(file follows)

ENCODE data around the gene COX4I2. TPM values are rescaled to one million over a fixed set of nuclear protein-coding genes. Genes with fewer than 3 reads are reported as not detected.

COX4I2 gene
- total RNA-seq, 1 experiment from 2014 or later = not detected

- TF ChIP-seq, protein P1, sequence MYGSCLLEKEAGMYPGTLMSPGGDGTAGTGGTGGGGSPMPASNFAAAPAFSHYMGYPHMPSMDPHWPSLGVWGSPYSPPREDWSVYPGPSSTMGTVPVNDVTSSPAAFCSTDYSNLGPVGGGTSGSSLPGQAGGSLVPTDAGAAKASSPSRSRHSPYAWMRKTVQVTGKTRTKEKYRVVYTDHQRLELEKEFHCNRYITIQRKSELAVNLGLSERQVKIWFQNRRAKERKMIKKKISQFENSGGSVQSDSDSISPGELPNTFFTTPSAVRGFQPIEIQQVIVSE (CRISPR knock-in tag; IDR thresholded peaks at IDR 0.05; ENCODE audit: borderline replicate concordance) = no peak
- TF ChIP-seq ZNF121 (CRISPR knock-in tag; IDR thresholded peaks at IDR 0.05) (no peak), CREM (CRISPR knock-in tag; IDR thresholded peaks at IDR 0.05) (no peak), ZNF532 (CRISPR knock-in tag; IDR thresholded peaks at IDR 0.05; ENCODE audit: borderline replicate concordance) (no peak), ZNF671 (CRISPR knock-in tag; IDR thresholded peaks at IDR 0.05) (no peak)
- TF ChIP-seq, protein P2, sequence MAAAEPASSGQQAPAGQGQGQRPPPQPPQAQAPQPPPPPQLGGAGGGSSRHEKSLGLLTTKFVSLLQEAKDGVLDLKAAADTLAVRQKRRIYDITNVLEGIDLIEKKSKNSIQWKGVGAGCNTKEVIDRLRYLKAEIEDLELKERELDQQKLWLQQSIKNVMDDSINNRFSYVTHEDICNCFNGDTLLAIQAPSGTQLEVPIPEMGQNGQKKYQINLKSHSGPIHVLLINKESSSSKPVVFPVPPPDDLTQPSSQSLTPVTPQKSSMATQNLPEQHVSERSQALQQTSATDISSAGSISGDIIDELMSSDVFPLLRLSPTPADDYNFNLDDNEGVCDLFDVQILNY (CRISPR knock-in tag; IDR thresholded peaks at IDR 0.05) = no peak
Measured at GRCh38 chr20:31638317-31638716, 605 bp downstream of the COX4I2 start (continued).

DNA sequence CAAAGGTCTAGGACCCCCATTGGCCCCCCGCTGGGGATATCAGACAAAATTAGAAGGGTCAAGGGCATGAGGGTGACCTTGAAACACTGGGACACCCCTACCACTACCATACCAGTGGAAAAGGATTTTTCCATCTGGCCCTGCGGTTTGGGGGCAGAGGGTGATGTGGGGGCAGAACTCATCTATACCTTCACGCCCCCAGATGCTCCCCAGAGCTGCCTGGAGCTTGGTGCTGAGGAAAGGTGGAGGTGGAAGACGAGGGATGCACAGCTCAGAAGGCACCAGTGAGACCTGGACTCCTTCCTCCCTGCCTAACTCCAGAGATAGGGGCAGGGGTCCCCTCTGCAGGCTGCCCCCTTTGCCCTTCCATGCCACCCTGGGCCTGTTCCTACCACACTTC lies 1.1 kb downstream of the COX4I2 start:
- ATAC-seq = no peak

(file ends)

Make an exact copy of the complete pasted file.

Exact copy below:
ENCODE data around the gene COX4I2. TPM values are rescaled to one million over a fixed set of nuclear protein-coding genes. Genes with fewer than 3 reads are reported as not detected.

COX4I2 gene
- total RNA-seq, 1 experiment from 2014 or later = not detected

- TF ChIP-seq, protein P1, sequence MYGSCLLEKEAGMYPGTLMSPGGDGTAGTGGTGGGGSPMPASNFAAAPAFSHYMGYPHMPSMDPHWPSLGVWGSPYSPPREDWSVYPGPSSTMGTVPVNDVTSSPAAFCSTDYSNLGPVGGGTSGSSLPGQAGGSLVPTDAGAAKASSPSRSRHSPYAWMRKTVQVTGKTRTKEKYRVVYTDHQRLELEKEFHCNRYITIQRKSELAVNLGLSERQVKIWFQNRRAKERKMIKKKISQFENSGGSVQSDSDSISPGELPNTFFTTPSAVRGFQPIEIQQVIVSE (CRISPR knock-in tag; IDR thresholded peaks at IDR 0.05; ENCODE audit: borderline replicate concordance) = no peak
- TF ChIP-seq ZNF121 (CRISPR knock-in tag; IDR thresholded peaks at IDR 0.05) (no peak), CREM (CRISPR knock-in tag; IDR thresholded peaks at IDR 0.05) (no peak), ZNF532 (CRISPR knock-in tag; IDR thresholded peaks at IDR 0.05; ENCODE audit: borderline replicate concordance) (no peak), ZNF671 (CRISPR knock-in tag; IDR thresholded peaks at IDR 0.05) (no peak)
- TF ChIP-seq, protein P2, sequence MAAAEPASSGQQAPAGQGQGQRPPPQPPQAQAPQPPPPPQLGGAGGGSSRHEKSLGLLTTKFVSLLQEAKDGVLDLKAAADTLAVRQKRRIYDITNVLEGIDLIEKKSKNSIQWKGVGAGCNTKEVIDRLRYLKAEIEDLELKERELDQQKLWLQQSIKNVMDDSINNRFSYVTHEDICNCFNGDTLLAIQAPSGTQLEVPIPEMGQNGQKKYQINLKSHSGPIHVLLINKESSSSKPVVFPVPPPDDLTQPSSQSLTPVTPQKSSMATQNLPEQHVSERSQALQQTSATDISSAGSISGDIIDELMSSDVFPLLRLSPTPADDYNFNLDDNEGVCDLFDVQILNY (CRISPR knock-in tag; IDR thresholded peaks at IDR 0.05) = no peak
Measured at GRCh38 chr20:31638317-31638716, 605 bp downstream of the COX4I2 start (continued).

DNA sequence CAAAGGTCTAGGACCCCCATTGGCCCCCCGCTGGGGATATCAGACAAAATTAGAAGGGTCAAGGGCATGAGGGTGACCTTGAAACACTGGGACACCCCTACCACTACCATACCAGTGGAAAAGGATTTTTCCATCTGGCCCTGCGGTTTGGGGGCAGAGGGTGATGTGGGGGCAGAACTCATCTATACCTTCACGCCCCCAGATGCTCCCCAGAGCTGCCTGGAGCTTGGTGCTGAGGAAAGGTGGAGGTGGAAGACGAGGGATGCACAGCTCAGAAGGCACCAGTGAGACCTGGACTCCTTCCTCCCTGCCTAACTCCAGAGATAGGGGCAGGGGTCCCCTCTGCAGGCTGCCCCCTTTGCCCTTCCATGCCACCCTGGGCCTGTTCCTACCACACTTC lies 1.1 kb downstream of the COX4I2 start:
- ATAC-seq = no peak